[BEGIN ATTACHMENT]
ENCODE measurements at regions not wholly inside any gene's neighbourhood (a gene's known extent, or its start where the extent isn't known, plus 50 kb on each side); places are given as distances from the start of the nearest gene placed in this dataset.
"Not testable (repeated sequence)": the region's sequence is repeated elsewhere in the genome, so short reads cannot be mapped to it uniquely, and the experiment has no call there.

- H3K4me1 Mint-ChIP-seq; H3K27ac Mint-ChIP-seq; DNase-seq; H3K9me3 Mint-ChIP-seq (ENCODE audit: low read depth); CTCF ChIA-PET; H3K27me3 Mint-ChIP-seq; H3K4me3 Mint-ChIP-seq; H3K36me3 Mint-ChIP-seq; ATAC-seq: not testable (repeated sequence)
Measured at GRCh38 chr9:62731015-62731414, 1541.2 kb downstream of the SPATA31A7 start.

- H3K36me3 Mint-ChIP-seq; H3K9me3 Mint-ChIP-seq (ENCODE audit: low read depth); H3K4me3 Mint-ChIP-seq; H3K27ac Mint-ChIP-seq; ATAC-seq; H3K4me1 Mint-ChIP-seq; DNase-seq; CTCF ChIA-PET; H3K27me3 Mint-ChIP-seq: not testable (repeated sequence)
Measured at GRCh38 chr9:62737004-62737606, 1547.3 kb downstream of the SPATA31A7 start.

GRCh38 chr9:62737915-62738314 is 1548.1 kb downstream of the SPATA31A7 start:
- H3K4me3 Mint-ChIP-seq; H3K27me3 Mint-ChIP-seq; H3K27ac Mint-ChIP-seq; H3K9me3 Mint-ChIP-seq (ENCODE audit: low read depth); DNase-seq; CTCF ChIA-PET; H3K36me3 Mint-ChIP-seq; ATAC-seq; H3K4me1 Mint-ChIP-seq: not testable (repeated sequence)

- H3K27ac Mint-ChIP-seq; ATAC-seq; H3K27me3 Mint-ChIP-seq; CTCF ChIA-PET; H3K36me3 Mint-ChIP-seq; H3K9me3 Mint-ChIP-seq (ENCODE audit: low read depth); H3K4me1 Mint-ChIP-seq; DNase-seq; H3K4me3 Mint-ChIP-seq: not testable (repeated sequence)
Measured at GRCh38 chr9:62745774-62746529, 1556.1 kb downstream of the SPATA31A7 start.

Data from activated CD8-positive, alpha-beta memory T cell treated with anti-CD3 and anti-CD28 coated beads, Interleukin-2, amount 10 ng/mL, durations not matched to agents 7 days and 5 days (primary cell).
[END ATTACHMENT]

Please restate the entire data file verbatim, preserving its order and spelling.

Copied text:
ENCODE measurements at regions not wholly inside any gene's neighbourhood (a gene's known extent, or its start where the extent isn't known, plus 50 kb on each side); places are given as distances from the start of the nearest gene placed in this dataset.
"Not testable (repeated sequence)": the region's sequence is repeated elsewhere in the genome, so short reads cannot be mapped to it uniquely, and the experiment has no call there.

- H3K4me1 Mint-ChIP-seq; H3K27ac Mint-ChIP-seq; DNase-seq; H3K9me3 Mint-ChIP-seq (ENCODE audit: low read depth); CTCF ChIA-PET; H3K27me3 Mint-ChIP-seq; H3K4me3 Mint-ChIP-seq; H3K36me3 Mint-ChIP-seq; ATAC-seq: not testable (repeated sequence)
Measured at GRCh38 chr9:62731015-62731414, 1541.2 kb downstream of the SPATA31A7 start.

- H3K36me3 Mint-ChIP-seq; H3K9me3 Mint-ChIP-seq (ENCODE audit: low read depth); H3K4me3 Mint-ChIP-seq; H3K27ac Mint-ChIP-seq; ATAC-seq; H3K4me1 Mint-ChIP-seq; DNase-seq; CTCF ChIA-PET; H3K27me3 Mint-ChIP-seq: not testable (repeated sequence)
Measured at GRCh38 chr9:62737004-62737606, 1547.3 kb downstream of the SPATA31A7 start.

GRCh38 chr9:62737915-62738314 is 1548.1 kb downstream of the SPATA31A7 start:
- H3K4me3 Mint-ChIP-seq; H3K27me3 Mint-ChIP-seq; H3K27ac Mint-ChIP-seq; H3K9me3 Mint-ChIP-seq (ENCODE audit: low read depth); DNase-seq; CTCF ChIA-PET; H3K36me3 Mint-ChIP-seq; ATAC-seq; H3K4me1 Mint-ChIP-seq: not testable (repeated sequence)

- H3K27ac Mint-ChIP-seq; ATAC-seq; H3K27me3 Mint-ChIP-seq; CTCF ChIA-PET; H3K36me3 Mint-ChIP-seq; H3K9me3 Mint-ChIP-seq (ENCODE audit: low read depth); H3K4me1 Mint-ChIP-seq; DNase-seq; H3K4me3 Mint-ChIP-seq: not testable (repeated sequence)
Measured at GRCh38 chr9:62745774-62746529, 1556.1 kb downstream of the SPATA31A7 start.

Data from activated CD8-positive, alpha-beta memory T cell treated with anti-CD3 and anti-CD28 coated beads, Interleukin-2, amount 10 ng/mL, durations not matched to agents 7 days and 5 days (primary cell).